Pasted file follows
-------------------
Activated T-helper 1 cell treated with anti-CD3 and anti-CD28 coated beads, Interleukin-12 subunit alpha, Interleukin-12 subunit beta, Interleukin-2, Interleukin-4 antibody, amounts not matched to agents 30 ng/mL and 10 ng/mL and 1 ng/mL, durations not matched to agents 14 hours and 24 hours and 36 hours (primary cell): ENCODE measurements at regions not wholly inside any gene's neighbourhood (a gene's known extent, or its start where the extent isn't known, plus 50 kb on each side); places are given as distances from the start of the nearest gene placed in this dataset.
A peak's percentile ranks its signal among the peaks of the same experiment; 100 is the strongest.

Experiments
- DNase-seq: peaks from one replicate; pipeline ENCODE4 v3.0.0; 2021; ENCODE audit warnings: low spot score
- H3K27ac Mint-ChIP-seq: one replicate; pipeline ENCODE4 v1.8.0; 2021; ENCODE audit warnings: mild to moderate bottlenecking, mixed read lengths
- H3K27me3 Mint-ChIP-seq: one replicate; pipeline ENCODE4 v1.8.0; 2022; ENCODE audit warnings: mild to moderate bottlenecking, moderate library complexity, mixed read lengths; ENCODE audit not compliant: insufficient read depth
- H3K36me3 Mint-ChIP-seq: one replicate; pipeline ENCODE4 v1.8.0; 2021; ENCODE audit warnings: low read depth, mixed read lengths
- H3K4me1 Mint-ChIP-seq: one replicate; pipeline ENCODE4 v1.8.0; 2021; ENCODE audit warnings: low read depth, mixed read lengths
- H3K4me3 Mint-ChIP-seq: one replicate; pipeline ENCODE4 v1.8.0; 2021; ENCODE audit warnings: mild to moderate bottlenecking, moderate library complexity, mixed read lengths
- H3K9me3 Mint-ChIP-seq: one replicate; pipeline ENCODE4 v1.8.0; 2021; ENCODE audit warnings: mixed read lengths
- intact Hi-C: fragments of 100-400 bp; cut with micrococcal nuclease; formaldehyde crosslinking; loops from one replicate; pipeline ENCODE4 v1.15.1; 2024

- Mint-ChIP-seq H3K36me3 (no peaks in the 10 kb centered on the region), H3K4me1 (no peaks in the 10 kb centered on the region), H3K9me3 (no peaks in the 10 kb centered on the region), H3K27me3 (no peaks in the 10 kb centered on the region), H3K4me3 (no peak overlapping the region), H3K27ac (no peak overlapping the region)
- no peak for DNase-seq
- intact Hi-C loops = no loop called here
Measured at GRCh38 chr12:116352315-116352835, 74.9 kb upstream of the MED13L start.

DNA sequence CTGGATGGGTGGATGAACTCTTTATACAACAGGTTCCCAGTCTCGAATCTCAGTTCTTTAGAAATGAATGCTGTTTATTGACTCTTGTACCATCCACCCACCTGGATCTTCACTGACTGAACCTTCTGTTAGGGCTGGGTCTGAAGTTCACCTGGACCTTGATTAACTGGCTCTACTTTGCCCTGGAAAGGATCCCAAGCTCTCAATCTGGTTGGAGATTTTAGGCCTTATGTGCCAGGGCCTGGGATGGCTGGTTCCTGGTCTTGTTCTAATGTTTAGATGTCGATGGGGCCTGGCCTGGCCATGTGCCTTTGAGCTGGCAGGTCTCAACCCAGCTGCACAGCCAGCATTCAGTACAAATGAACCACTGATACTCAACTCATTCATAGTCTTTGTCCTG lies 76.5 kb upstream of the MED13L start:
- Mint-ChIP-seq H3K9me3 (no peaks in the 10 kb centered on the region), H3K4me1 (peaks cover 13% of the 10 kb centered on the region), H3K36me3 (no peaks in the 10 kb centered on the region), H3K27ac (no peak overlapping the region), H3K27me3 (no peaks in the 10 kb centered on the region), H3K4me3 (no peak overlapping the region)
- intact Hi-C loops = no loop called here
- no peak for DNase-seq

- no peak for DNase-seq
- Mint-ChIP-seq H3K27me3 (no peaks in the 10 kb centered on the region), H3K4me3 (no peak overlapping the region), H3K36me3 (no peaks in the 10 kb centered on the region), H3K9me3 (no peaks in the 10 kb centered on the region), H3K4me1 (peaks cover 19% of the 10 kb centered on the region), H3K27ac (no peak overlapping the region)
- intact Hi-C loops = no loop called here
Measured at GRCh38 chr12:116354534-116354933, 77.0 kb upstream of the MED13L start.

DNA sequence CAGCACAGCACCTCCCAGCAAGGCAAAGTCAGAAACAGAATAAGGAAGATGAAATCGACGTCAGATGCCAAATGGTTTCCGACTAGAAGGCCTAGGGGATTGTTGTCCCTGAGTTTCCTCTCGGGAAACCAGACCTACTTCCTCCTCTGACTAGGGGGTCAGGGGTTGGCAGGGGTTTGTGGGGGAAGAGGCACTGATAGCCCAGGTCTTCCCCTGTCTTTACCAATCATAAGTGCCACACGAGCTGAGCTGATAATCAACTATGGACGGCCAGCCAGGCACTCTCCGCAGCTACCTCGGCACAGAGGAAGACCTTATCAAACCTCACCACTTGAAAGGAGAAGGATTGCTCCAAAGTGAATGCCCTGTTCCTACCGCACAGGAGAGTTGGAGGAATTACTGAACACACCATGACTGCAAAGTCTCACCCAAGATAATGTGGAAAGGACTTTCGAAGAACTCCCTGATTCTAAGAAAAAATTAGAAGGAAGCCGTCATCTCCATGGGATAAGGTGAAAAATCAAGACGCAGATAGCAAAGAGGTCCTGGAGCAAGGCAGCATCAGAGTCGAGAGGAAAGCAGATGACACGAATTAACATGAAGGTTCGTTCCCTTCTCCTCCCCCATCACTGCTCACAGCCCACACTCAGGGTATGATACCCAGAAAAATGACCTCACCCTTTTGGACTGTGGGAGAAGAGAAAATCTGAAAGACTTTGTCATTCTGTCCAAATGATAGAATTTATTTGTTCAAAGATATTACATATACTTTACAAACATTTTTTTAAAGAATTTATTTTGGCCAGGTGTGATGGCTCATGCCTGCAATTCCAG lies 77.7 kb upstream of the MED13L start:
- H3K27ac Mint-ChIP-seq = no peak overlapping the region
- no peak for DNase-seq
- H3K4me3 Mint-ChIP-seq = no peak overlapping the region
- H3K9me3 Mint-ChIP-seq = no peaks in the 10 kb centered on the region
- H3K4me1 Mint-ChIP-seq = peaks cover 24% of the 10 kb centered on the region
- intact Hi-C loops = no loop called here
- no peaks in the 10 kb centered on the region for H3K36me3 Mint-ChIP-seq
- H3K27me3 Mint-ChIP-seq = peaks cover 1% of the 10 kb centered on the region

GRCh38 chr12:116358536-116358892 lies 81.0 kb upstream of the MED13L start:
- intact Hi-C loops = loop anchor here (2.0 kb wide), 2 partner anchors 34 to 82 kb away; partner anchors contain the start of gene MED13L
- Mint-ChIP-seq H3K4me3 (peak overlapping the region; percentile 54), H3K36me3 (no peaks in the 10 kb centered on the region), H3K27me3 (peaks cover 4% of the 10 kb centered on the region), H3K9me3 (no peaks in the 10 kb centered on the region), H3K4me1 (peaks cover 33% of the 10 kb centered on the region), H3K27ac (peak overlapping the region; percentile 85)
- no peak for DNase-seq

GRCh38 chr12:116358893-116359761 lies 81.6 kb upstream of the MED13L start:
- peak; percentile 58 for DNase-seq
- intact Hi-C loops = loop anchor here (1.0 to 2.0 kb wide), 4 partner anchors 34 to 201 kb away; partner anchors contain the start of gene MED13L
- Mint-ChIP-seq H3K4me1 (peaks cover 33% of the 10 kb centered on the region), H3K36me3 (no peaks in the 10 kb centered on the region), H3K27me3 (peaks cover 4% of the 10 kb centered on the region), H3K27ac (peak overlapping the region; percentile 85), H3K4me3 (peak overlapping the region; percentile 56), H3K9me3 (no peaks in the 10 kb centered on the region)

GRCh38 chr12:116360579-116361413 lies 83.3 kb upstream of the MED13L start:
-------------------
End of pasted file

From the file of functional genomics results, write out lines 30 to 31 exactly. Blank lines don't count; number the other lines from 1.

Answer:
- intact Hi-C loops = no loop called here
- no peaks in the 10 kb centered on the region for H3K36me3 Mint-ChIP-seq